Book: Black River (2016)

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16-04-2015

Body of Man Discovered in Water

 

The body of an unknown male was discovered in the river after becoming tangled in the Salmon Weir in the north of the city early Tuesday morning. A local fisherman had been casting for fish in the Corrib beneath the weir when he noticed a strange shape hitting the metal and becoming tangled in its grille. Upon further investigation he alerted Gardaí to the presence of the body and Garda Crime Scene Investigators took over the scene from there.

The man has not yet been identified, though Garda sources have confirmed that they are treating the death as suspicious, citing signs of a struggle and other as yet undisclosed indications of foul play. It is not known if the death is related to the disappearance of well-respected Galway Times reporter Brian Hardy, who vanished Monday night after alerting Gardaí that he intended to meet a source in the case of missing student Emily Whelan. Brian Hardy left his apartment shortly before midnight to meet the source in a local bar and has not been seen since.

Emily Whelan went missing on the… (Continued on page six)

 

 

She doesn’t know why she has picked up the newspaper. The headline had caught her attention from the corner of her eye and without thought she had lifted the top edition from the stand and begun to read. It gives her a chill and she can’t say exactly why. She has little taste for the intimate details of such tragedies, though is careful in her day to day life never to forget that they are there—that this mystery is, in fact, the mystery of the world. There is a darker half beneath the one she was born into and she knows this. Though young she has made effort to give light into the darkness and heal what little has been gifted into the scope of her immediate influence. Before university, she had spent a year doing charity work for the homeless in India, her academic and personal interest in human rights legislation that followed foreshadow a long and illustrious career. This was how she had been raised, in a home of love and kindness and compassion.

She does not turn the page to continue the story. It is not her place to intrude uninvited into the personal miseries of others and she has no wish to. She allows herself just a moment of sympathy for those involved before replacing the paper on the newsstand and releasing it from her thoughts.

She goes to the counter and greets the elderly woman there. “Just this please,” she says holding out a bottle of water. They exchange some conversational pleasantries as she pays and then she leaves, stepping out onto Quay Street and into a busy, sunny pleasant Saturday afternoon.

She finds herself in a thoughtful mood as she walks towards the Spanish Arch, where she intends to sit for a while by the water and watch the world go by. It will be summer soon and almost a year has passed since she finished her college degree with first honours. She enjoys her work at the coffee shop in the city but knows that she can’t stay here forever, her ambitions and talents dictate that she must depart this nation that had been robbed of its self-actualization by a corrupt cabal of patriarchs and matriarchs who some years past had sold the country’s hope for their own venal desires. She is thinking of leaving soon—perhaps London or New York—and her parents support her in her decision, though as it transpires she will not leave for another sixteen months and when she does she will not be alone.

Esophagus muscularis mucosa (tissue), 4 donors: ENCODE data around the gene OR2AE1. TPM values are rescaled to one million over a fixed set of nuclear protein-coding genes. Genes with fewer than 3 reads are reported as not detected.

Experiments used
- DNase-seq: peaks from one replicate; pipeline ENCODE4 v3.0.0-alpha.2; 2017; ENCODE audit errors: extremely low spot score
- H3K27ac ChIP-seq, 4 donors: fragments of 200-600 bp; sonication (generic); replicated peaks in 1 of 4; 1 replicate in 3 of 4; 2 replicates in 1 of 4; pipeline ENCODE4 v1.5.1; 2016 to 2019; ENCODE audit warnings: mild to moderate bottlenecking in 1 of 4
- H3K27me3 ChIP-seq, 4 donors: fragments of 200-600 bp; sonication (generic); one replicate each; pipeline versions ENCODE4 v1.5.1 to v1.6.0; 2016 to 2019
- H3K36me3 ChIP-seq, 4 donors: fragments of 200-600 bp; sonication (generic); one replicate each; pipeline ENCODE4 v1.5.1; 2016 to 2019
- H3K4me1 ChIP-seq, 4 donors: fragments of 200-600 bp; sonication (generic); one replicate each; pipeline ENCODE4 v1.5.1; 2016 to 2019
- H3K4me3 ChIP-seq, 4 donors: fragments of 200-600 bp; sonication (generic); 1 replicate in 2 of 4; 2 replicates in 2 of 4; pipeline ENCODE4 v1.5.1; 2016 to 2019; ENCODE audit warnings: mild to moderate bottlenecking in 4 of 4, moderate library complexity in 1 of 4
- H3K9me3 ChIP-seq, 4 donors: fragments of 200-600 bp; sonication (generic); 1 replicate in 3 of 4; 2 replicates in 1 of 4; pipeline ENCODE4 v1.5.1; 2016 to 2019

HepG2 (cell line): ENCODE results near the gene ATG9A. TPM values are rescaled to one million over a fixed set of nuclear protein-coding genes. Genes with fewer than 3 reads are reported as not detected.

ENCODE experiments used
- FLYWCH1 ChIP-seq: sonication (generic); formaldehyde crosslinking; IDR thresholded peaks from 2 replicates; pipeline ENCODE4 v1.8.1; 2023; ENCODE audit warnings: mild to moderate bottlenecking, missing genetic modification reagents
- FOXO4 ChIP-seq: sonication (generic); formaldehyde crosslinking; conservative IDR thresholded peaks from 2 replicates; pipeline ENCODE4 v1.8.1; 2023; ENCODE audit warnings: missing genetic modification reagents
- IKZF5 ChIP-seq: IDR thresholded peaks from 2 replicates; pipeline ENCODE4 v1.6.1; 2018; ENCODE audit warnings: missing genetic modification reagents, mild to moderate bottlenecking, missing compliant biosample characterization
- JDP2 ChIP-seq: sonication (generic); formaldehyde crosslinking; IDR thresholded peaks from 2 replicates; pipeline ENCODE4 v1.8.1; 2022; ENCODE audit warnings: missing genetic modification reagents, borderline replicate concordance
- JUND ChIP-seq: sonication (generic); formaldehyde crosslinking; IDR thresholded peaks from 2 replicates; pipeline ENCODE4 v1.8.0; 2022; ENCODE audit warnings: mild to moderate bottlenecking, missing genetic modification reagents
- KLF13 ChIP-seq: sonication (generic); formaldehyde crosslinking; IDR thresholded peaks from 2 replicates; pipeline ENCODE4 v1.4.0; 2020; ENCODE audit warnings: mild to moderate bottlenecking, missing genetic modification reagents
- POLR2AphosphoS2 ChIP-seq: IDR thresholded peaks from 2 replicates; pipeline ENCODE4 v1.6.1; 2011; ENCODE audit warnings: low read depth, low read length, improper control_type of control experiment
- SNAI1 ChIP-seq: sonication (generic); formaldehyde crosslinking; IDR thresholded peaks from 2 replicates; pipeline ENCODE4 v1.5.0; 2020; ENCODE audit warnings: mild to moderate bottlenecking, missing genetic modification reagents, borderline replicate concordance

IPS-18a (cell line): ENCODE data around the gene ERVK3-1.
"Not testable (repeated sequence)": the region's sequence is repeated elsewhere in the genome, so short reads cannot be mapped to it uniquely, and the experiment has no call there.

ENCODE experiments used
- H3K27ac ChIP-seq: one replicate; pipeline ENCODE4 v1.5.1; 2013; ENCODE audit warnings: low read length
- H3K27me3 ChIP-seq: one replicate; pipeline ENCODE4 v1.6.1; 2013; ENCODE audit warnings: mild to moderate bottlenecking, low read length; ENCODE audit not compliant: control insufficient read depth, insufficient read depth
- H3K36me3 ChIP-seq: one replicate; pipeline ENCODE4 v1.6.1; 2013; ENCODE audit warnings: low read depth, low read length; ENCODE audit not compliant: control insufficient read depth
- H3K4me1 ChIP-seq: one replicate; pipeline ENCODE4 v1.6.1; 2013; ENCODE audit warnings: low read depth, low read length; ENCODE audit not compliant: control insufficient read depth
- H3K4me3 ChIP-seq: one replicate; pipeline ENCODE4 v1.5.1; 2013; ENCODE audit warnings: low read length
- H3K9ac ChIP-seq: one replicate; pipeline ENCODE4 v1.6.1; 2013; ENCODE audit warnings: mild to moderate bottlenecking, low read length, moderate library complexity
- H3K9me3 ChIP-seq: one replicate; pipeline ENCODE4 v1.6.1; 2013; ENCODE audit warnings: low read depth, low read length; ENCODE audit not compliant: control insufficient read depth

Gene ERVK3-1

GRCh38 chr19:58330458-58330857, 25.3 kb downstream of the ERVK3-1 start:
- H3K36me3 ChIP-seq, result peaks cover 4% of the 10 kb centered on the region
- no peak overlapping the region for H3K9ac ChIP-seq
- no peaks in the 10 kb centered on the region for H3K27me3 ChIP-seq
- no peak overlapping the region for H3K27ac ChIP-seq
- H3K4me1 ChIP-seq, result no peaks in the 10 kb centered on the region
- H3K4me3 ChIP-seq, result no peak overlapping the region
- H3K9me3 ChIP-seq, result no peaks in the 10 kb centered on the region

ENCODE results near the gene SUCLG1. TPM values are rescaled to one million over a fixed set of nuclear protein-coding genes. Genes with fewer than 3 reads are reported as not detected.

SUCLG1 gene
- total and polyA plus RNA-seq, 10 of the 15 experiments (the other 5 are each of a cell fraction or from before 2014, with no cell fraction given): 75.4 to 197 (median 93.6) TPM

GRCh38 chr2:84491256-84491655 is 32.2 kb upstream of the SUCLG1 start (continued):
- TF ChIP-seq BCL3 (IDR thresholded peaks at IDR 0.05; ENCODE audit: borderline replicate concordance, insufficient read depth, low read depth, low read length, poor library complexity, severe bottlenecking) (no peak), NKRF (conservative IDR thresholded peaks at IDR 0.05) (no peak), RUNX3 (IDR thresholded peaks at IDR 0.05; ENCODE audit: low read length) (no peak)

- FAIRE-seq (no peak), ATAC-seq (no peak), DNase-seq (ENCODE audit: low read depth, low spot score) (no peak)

The Arch is busy and there is scarcely a spare seat on the stone slab benches where she intends to sit—save for the furthest one down, on which a young man sits alone facing out to the water, hands clasped over the lid of a paper coffee cup between his lap. She does not intend to disturb him, he seems deep in his own thoughts and she would respect that, but when she arrives behind him she finds the words come out of their own volition.

“Excuse me,” she says, “are you waiting for someone?”

The boy turns, surprised, and raises an eyebrow. She thinks that he is handsome, though sad.

“I mean, is this seat free?”

“Yeah,” the boy smiles, “sure, of course.”

“Thank you,” she says and their smiling eyes linger on one another for a moment, the first of many such moments, for many years to come.

“I’m not disturbing you am I?” she asks, “it’s just you looked like you were occupied with your thoughts.”

“Oh no,” the boy says, “no, though yeah, I guess I was.”

She sits down beside him, he now turning back from the water to face her. Neither speaks for a moment. In each other’s presence it feels right.

“Your accent is strange,” she says, “I can’t quite place it.”

The boy laughs. “I was overseas for a couple of years,” he says.

“Oh, so you’re a fish out of water then?”

There is a kind, teasing mischief in her eyes and he shrugs bashfully.

“Well, maybe I was before. Not anymore I guess.”

“Are you sticking around for a while?”

He nods slowly. “Yes, I think so. Something bad happened to someone I care a lot about. That’s why I had to come home again. I don’t really know what I’m doing next.”

“I’m sorry to hear that,” she says, watching him, watching his sadness.

“I think it might be ok now,” he says, “as much as it could be anyway. We can’t say for sure yet, but we think somehow things might have been made right.”

She reaches out with her hand and touches his. He lets her.

“Good,” she says.

 

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